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Thursday, May 21, 2015

Casey Jones Goes to War

Veresk Bridge

Mazandaran Savadkooh: View from the Veresk Bridge.
I don't remember what exactly got me started on this, possibly one of Comrade Misfit's posts about steam locomotives. Anyway, I got started rummaging around and discovered this little bit on Schenectady History dot org. Alco is the compact version of "American Locomotive Company".
Alco was also on time in the kind of war story most satisfying to railroad men. The story was told in "Casey Jones Goes to War," by Amy Porter, in Collier's magazine, May 20, 1944:
The Trans-Iranian railroad gave America's soldier railroaders one of the hottest, coldest, toughest jobs they ever had to do. In the critical days of late 1942, Russia called for more supplies. Nazi submarines were crippling the Murmansk convoy route. The Mediterranean was closed to Allied shipping, and although generous supplies were being brought around the tip of Africa and landed at Persian Gulf ports, only a feeble trickle got through to Russia. The inadequately powered Trans-Iranian Railway was the bottleneck.This 650-mile road bisects a 150-mile stretch of desert before it struggles to heights of more than 7,000 feet in the Elburz Mountains. Temperatures range from 170 degrees Fahrenheit in the desert to 40 below in the mountains... There are 225 tunnels, thousands of bridges.
British steam locomotives and even America's 2-8-0's were not powerful enough to negotiate this tortuous road and haul much freight. It took most of their power to carry the coal and water on which they ran. Something had to be done.
At this point American Locomotive Company representatives were called to Washington... Could P. T. Egbert of Alco, Washington wanted to know, get some diesel-electrics over to Iran quick? Mr. Egbert could. And could Alco, by the way, convert the diesel axle arrangement somehow so the Iran road could bear their 120-ton weight? They could.
In the first week of December, twenty-nine diesels with six axles instead of the standard four were delivered at the Persian Gulf-along with a newly recruited American Locomotive shop battalion, eight hundred strong, to play nursemaid to the thousand-horsepower giants. The M.R.S. (Military Railway Service) took over operation of the road, and shipments increased until in May, 1943, Russian requirements in munitions and supplies were exceeded by 18 per cent...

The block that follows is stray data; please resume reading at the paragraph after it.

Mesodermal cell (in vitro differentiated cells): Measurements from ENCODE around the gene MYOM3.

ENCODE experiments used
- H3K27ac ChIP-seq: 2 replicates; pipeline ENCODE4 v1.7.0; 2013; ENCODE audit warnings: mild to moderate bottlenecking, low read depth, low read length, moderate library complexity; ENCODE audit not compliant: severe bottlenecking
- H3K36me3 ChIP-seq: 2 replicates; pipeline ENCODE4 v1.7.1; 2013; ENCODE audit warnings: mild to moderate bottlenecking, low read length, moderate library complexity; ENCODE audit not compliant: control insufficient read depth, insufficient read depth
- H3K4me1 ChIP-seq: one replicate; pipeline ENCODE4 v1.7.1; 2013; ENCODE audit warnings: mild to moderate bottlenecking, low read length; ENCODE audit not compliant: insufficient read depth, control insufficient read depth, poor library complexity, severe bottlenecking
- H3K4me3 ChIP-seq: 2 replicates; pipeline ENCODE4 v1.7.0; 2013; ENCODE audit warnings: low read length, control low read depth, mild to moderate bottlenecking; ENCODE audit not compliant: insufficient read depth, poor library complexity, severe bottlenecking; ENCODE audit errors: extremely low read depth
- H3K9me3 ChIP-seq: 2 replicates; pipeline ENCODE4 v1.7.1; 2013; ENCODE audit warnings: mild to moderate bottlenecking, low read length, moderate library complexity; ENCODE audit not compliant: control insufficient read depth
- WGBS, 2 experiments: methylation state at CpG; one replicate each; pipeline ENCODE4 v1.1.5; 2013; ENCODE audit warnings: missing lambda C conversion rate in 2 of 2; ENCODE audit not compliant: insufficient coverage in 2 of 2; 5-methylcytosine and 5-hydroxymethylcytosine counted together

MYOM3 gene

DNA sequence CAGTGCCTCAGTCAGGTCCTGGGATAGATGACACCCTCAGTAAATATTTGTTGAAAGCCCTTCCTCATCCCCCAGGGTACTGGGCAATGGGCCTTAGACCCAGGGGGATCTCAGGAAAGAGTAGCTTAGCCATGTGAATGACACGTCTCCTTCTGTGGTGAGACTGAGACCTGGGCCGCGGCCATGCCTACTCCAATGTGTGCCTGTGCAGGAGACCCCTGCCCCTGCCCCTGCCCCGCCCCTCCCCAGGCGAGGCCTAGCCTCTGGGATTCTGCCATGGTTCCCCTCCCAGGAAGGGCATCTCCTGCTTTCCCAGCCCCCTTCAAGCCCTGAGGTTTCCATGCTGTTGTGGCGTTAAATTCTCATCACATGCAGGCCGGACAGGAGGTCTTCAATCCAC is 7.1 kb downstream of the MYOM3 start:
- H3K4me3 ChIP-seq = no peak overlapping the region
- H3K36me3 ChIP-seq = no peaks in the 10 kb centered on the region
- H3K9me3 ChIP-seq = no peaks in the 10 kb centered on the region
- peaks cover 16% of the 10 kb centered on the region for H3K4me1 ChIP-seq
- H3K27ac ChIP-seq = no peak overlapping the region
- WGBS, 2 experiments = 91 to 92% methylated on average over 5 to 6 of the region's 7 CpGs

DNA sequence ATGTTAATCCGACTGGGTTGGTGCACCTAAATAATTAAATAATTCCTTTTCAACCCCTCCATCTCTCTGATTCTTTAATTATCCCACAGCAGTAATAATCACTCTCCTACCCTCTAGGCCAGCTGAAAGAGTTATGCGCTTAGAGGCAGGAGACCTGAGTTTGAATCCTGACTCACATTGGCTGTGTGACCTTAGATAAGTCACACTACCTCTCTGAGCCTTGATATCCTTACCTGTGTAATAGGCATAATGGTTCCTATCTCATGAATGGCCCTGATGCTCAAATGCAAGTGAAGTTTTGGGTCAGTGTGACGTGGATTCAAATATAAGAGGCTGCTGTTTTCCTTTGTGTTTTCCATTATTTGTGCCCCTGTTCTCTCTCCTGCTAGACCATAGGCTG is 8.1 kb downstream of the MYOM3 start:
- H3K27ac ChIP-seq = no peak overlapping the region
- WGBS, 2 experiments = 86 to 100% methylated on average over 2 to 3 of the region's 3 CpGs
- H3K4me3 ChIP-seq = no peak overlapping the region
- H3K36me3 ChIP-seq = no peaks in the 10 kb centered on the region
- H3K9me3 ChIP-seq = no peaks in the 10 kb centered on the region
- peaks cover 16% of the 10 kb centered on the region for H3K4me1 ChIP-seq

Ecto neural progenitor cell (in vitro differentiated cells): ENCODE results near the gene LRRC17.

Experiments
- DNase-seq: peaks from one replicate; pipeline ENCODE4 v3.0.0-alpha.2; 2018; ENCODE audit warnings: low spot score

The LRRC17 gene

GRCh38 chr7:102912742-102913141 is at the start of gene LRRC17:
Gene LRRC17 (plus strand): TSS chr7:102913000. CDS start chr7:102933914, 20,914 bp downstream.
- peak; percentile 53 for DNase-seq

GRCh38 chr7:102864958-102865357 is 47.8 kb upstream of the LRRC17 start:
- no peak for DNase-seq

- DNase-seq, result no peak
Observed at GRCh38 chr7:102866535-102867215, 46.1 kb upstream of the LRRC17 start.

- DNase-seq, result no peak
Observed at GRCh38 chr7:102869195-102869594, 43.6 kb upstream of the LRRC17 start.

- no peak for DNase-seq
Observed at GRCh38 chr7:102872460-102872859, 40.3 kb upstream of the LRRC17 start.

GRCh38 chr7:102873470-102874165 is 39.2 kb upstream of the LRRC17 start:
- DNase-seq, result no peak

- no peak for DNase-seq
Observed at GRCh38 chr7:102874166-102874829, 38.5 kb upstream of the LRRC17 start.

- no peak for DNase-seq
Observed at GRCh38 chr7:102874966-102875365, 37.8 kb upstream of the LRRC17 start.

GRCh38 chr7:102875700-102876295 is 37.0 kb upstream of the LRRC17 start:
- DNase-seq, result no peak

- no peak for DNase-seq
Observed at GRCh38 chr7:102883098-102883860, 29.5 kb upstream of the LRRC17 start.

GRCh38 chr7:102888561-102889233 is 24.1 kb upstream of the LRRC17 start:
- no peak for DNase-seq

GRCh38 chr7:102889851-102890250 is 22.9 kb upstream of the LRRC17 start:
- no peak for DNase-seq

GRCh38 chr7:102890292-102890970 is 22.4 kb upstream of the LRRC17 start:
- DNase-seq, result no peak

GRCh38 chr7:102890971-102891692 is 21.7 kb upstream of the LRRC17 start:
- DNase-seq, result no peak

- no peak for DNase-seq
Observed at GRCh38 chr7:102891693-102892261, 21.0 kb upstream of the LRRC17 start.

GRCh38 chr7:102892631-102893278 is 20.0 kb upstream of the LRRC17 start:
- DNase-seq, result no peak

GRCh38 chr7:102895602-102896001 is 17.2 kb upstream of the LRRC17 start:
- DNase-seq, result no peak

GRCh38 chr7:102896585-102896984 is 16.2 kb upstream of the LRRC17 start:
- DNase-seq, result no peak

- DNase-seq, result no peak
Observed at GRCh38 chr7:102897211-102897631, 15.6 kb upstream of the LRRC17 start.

Now a great fleet of diesels and a grand division of M.R.S. troops have the Iran situation well in hand.
Wikipedia has a story article about the Trans-Iranian Railway.
Odd old film, in French, no subtitles: Reza Shah of Iran inaugurates the Trans Iranian Railroad

Costain built 11 miles of the Trans-Iranian Railway, seven tunnels and two viaducts in isolated mountainous terrain - for £1 million.

The Veresk Bridge is right in the center of this map. You will notice how the rail line doubles back, loops around and even crosses itself here. This explains how we can see the viaduct in the second picture from the bridge in the first picture.
    The map is about 9 miles top to bottom. Iran has a green fringe along the shore of the Caspian Sea. This area is right at the southern edge of this green fringe which makes it about 50 miles from the coast.
    I made this map by tracing the railway line in the map version and then changing the base map to the satellite view. The little white blobs are tunnel entrances. There are more tunnels but Google Maps ran out of ink, or memory, or something.

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